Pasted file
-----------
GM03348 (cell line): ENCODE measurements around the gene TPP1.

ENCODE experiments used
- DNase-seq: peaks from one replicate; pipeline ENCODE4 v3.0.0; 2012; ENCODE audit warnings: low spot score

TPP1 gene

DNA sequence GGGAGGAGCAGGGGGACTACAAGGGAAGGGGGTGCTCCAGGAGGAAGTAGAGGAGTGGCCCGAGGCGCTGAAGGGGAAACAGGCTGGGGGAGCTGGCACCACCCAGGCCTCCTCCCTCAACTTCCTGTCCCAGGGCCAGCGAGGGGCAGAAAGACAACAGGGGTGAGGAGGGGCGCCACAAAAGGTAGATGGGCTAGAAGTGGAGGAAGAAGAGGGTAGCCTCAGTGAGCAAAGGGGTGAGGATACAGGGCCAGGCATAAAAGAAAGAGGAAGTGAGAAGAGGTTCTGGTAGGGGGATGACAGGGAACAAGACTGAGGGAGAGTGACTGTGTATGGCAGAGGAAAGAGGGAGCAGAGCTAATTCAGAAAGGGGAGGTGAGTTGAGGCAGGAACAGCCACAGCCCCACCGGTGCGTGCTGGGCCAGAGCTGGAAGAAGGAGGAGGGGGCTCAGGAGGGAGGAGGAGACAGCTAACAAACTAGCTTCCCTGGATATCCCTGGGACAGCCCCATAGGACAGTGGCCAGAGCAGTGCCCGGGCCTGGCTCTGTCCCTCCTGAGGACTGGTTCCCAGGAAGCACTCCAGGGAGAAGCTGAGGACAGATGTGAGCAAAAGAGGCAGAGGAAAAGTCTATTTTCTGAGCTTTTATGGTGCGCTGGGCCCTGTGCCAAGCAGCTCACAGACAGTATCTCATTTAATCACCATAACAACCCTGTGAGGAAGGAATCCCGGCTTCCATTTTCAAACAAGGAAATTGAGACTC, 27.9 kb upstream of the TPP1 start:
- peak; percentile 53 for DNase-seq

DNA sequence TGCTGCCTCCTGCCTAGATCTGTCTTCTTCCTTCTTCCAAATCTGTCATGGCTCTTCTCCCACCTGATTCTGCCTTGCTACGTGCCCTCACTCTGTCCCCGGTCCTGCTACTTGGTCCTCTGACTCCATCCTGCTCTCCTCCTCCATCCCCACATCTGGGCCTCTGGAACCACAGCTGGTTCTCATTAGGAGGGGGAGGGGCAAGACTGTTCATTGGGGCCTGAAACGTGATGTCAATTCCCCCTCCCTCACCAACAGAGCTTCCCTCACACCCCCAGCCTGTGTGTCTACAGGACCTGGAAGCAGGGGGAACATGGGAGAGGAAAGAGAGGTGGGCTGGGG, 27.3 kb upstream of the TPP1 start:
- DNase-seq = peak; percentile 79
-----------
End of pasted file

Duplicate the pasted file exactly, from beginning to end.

GM03348 (cell line): ENCODE measurements around the gene TPP1.

ENCODE experiments used
- DNase-seq: peaks from one replicate; pipeline ENCODE4 v3.0.0; 2012; ENCODE audit warnings: low spot score

TPP1 gene

DNA sequence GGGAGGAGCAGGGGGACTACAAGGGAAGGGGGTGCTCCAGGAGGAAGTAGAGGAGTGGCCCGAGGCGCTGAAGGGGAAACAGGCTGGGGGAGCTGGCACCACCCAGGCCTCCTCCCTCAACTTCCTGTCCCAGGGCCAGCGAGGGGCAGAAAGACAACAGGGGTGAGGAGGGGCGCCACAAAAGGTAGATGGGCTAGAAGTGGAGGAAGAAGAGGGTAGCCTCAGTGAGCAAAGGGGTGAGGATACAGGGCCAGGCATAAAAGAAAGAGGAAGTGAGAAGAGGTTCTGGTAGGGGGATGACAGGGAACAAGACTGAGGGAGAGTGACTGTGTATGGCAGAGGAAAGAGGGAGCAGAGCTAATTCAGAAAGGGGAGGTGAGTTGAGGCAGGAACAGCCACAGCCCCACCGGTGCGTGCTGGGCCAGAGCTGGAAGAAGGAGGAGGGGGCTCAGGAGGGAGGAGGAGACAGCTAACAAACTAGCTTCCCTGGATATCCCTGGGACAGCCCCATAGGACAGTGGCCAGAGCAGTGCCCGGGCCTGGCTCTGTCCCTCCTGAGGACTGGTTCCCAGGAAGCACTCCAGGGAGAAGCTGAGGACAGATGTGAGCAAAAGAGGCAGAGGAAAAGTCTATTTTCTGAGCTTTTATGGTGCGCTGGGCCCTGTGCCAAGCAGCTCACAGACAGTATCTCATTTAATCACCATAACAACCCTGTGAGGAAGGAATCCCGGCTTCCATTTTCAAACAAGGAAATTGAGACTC, 27.9 kb upstream of the TPP1 start:
- peak; percentile 53 for DNase-seq

DNA sequence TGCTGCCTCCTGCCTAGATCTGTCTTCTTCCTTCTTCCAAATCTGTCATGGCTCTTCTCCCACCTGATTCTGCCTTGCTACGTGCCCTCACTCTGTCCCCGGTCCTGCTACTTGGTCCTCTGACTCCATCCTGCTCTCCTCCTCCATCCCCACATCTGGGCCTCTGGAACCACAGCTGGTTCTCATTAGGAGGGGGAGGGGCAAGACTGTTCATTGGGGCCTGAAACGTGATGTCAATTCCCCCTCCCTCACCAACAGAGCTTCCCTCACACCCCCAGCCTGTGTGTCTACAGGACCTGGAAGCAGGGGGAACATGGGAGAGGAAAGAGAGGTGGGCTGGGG, 27.3 kb upstream of the TPP1 start:
- DNase-seq = peak; percentile 79